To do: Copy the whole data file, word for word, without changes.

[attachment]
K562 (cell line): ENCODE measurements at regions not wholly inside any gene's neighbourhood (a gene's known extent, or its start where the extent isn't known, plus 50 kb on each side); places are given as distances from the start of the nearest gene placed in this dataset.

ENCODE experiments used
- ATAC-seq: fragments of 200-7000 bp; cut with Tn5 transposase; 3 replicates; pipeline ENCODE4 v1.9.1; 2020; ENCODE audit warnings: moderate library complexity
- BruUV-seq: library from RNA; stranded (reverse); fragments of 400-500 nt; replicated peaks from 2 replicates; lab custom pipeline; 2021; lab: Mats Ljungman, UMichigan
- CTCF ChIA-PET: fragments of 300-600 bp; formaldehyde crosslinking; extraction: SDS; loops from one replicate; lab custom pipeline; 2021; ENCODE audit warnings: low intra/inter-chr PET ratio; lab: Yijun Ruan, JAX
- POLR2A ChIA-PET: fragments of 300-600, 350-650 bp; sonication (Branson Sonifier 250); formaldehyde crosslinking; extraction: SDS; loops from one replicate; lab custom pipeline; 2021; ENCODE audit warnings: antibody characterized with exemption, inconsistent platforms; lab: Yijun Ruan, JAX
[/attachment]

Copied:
K562 (cell line): ENCODE measurements at regions not wholly inside any gene's neighbourhood (a gene's known extent, or its start where the extent isn't known, plus 50 kb on each side); places are given as distances from the start of the nearest gene placed in this dataset.

ENCODE experiments used
- ATAC-seq: fragments of 200-7000 bp; cut with Tn5 transposase; 3 replicates; pipeline ENCODE4 v1.9.1; 2020; ENCODE audit warnings: moderate library complexity
- BruUV-seq: library from RNA; stranded (reverse); fragments of 400-500 nt; replicated peaks from 2 replicates; lab custom pipeline; 2021; lab: Mats Ljungman, UMichigan
- CTCF ChIA-PET: fragments of 300-600 bp; formaldehyde crosslinking; extraction: SDS; loops from one replicate; lab custom pipeline; 2021; ENCODE audit warnings: low intra/inter-chr PET ratio; lab: Yijun Ruan, JAX
- POLR2A ChIA-PET: fragments of 300-600, 350-650 bp; sonication (Branson Sonifier 250); formaldehyde crosslinking; extraction: SDS; loops from one replicate; lab custom pipeline; 2021; ENCODE audit warnings: antibody characterized with exemption, inconsistent platforms; lab: Yijun Ruan, JAX